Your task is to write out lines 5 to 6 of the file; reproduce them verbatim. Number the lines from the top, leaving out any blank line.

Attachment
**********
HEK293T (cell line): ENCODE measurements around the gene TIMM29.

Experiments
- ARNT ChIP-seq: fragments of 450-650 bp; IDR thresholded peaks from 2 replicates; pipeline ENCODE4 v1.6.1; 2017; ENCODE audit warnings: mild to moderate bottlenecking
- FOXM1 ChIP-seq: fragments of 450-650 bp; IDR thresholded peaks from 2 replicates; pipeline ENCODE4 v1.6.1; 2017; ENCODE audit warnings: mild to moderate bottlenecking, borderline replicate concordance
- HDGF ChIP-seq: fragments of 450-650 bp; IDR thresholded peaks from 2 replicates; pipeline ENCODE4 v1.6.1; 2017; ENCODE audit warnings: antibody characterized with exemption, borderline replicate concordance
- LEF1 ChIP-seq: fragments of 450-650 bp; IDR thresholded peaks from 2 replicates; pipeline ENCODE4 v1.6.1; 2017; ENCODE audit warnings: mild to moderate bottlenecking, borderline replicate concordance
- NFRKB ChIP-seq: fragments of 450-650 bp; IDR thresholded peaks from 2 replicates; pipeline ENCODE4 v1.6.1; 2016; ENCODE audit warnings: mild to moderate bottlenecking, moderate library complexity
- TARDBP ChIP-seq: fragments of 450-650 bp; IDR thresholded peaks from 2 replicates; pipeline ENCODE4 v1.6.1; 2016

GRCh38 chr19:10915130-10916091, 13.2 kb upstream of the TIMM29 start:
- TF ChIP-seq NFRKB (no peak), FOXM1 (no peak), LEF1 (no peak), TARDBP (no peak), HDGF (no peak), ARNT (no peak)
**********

- HDGF ChIP-seq: fragments of 450-650 bp; IDR thresholded peaks from 2 replicates; pipeline ENCODE4 v1.6.1; 2017; ENCODE audit warnings: antibody characterized with exemption, borderline replicate concordance
- LEF1 ChIP-seq: fragments of 450-650 bp; IDR thresholded peaks from 2 replicates; pipeline ENCODE4 v1.6.1; 2017; ENCODE audit warnings: mild to moderate bottlenecking, borderline replicate concordance